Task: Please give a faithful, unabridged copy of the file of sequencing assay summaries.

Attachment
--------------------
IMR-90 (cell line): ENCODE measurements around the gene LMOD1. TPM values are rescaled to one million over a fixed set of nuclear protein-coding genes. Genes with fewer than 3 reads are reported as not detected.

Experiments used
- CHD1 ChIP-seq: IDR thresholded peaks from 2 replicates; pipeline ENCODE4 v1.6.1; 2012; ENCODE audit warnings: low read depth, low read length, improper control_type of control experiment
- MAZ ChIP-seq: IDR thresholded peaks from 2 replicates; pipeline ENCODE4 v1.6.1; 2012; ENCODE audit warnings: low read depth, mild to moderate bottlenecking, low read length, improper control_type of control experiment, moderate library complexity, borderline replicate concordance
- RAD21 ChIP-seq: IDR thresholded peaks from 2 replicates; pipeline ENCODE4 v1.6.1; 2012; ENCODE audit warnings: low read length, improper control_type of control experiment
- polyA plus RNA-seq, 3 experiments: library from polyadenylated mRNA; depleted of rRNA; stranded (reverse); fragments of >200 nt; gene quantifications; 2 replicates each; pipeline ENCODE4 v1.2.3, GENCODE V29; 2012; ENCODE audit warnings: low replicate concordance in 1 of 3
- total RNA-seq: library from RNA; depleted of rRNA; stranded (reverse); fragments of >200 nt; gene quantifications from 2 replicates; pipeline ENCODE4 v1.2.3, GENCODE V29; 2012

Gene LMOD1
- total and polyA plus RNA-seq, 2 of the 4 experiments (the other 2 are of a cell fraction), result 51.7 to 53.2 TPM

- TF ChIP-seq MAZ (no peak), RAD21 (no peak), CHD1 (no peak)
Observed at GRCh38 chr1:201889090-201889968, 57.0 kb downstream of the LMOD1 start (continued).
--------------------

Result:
IMR-90 (cell line): ENCODE measurements around the gene LMOD1. TPM values are rescaled to one million over a fixed set of nuclear protein-coding genes. Genes with fewer than 3 reads are reported as not detected.

Experiments used
- CHD1 ChIP-seq: IDR thresholded peaks from 2 replicates; pipeline ENCODE4 v1.6.1; 2012; ENCODE audit warnings: low read depth, low read length, improper control_type of control experiment
- MAZ ChIP-seq: IDR thresholded peaks from 2 replicates; pipeline ENCODE4 v1.6.1; 2012; ENCODE audit warnings: low read depth, mild to moderate bottlenecking, low read length, improper control_type of control experiment, moderate library complexity, borderline replicate concordance
- RAD21 ChIP-seq: IDR thresholded peaks from 2 replicates; pipeline ENCODE4 v1.6.1; 2012; ENCODE audit warnings: low read length, improper control_type of control experiment
- polyA plus RNA-seq, 3 experiments: library from polyadenylated mRNA; depleted of rRNA; stranded (reverse); fragments of >200 nt; gene quantifications; 2 replicates each; pipeline ENCODE4 v1.2.3, GENCODE V29; 2012; ENCODE audit warnings: low replicate concordance in 1 of 3
- total RNA-seq: library from RNA; depleted of rRNA; stranded (reverse); fragments of >200 nt; gene quantifications from 2 replicates; pipeline ENCODE4 v1.2.3, GENCODE V29; 2012

Gene LMOD1
- total and polyA plus RNA-seq, 2 of the 4 experiments (the other 2 are of a cell fraction), result 51.7 to 53.2 TPM

- TF ChIP-seq MAZ (no peak), RAD21 (no peak), CHD1 (no peak)
Observed at GRCh38 chr1:201889090-201889968, 57.0 kb downstream of the LMOD1 start (continued).